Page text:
|Did you know? The term Large Eddy Simulation, LES, was first coined by Bill Reynolds when he and his colleagues pioneered the introduction of LES in the engineering community here at CTR.||Did you know? Before Joel Ferziger and Bill Reynolds pioneered LES at CTR, they rose to prominence in areas of neutron and radiation transport theory as well as nuclear energy policy and heat transfer.|
|Did you know? Steve Kline first recognized coherent structures in water tunnel flow visualizations of turbulence. Parviz Moin and John Kim first found these streaky coherent structures in numerical simulations of wall turbulence.||Did you know? Dean Chapman, a founding member of the CTR Steering Committee, used large-scale computers to determine that Australian tektites originated from the Rosse ejecta ray of the Tycho crater on the moon.|
|Did you know? American astronaut Stephen K. Robinson studied the coherent structure of turbulence at CTR and would later remove two gap fillers on Space Shuttle Discovery's heat shield to forestall transition to turbulence upon reentry.|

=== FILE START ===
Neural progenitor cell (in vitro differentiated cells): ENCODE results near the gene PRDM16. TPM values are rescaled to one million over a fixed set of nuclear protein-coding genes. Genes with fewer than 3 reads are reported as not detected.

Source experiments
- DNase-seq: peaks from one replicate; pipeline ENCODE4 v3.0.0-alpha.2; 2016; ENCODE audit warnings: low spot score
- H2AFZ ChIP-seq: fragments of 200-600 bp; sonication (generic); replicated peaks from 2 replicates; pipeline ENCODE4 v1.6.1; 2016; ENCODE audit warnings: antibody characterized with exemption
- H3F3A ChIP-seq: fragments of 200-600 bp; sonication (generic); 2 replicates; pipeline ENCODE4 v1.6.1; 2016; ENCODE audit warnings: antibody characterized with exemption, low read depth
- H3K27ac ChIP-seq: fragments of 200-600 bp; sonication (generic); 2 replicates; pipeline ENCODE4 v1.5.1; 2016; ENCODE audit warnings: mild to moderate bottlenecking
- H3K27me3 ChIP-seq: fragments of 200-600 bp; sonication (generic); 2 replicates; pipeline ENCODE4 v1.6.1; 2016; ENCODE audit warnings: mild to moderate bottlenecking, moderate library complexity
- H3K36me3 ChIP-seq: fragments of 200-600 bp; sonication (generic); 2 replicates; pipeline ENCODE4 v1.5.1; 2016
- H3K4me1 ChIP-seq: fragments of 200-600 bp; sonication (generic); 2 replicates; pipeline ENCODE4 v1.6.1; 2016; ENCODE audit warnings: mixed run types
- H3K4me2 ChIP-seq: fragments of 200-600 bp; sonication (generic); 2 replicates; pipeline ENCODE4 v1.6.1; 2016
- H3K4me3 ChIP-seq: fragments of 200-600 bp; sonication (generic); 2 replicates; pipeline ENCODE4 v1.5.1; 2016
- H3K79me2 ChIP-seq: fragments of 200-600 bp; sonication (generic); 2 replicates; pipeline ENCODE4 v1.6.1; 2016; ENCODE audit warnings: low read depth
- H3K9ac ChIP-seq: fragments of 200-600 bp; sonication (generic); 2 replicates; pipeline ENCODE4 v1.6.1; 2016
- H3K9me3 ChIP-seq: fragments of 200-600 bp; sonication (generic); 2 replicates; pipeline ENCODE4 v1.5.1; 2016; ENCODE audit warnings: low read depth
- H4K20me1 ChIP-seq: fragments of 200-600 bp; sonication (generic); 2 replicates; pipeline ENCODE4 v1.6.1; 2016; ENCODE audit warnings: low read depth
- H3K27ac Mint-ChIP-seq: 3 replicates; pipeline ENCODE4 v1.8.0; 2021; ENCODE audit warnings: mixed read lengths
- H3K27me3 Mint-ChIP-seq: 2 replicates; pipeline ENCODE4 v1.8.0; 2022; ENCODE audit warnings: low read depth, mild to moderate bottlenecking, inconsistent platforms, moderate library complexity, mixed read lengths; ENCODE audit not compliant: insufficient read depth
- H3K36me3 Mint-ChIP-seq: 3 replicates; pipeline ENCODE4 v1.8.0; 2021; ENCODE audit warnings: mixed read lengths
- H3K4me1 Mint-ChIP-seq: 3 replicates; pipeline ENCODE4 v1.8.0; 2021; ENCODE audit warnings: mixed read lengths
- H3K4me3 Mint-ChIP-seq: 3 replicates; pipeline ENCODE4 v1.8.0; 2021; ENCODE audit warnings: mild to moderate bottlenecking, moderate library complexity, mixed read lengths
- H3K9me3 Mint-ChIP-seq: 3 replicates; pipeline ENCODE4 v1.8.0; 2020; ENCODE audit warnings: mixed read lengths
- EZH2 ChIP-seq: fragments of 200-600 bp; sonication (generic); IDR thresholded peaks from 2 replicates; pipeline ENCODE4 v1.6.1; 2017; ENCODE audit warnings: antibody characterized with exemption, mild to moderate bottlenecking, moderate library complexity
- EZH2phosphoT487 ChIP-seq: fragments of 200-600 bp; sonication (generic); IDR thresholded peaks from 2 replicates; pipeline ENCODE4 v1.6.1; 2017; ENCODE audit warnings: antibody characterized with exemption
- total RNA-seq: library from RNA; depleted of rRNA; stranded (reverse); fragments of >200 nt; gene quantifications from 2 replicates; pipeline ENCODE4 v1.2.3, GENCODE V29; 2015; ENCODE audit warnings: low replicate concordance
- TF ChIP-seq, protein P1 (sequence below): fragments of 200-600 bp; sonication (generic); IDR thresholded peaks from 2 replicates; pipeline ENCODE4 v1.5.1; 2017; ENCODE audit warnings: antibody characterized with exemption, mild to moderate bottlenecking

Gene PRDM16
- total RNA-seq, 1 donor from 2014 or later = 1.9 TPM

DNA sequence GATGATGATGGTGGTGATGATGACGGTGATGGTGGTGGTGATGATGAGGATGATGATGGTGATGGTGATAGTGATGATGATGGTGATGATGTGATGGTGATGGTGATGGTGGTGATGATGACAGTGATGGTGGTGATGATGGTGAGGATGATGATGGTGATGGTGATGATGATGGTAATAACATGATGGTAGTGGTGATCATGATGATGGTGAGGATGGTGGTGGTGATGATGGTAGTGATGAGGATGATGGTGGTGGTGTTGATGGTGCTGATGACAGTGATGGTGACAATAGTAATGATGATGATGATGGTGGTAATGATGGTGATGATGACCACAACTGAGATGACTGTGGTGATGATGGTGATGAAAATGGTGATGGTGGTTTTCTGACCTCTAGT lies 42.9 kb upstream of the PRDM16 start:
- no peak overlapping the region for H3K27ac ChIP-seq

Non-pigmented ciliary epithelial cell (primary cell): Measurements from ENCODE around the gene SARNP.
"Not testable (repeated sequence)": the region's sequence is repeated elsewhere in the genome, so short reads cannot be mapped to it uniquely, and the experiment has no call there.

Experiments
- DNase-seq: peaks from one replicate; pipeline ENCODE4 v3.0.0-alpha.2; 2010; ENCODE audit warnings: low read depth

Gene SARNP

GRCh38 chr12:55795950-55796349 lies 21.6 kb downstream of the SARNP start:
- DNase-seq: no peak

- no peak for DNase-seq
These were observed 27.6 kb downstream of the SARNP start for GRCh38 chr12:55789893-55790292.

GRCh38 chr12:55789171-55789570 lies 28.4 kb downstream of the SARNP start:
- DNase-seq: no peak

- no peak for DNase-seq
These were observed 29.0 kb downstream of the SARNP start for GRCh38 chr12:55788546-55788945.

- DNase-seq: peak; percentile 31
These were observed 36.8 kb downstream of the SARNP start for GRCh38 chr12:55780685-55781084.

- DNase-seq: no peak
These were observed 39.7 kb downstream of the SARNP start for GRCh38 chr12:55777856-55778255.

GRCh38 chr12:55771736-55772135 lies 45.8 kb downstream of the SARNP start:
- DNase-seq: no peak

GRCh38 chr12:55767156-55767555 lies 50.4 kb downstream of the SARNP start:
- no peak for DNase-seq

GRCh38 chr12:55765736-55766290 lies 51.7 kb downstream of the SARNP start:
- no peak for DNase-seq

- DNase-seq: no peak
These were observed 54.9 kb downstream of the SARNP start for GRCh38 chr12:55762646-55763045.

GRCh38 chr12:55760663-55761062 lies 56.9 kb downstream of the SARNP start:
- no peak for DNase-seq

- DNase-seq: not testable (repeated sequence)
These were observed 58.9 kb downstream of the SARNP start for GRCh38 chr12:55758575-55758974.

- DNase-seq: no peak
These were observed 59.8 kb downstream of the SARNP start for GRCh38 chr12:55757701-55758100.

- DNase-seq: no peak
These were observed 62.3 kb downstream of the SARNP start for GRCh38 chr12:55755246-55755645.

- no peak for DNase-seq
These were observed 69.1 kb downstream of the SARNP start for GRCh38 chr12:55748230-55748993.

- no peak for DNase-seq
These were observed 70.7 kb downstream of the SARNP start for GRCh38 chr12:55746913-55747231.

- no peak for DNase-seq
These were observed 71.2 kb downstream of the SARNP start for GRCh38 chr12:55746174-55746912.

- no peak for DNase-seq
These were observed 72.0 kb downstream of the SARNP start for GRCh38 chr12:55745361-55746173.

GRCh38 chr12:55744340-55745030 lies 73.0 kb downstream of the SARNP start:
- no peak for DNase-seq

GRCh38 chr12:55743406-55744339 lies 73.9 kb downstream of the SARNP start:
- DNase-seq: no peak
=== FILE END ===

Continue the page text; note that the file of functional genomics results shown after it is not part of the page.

Current Research Programs
At CTR, we study turbulence physics in complex multi-scale flows, including effects of combustion, acoustics, multi-phase interfaces and shock waves. Current research projects include: particle-laden flow in radiatively heated environment as part of the Stanford PSAAP-II Exascale Computing Engineering Center; combustion and turbulent reacting flows; aeroacoustics; two-phase flow, including microbubble generation by breaking waves and particle-laden flows; drag reduction using superhydrophobic surfaces; supersonic jet noise and airframe noise; shock-induced mixing in multi-material flows; thermoacoustic instabilities; hypersonics; active flow control; uncertainty quantification; large-eddy simulation; sub-grid-scale modeling for multi-physics flows; wall-modeling for large-eddy simulation of high-Reynolds number flows; computational linear algebra. Cross disciplinary research is emphasized at CTR, especially in the areas of numerical analysis and parallel computing of turbulent flows and validation with physical experiment.
Computational Resources and Experimental Facilities
Through the High Performance Computing Center at Stanford University, CTR researchers and long-term visitors have access to a variety of large computer clusters. In particular, the Certainty cluster with more than 10,000 cores and a 3x3 tile-display visualization cluster are available.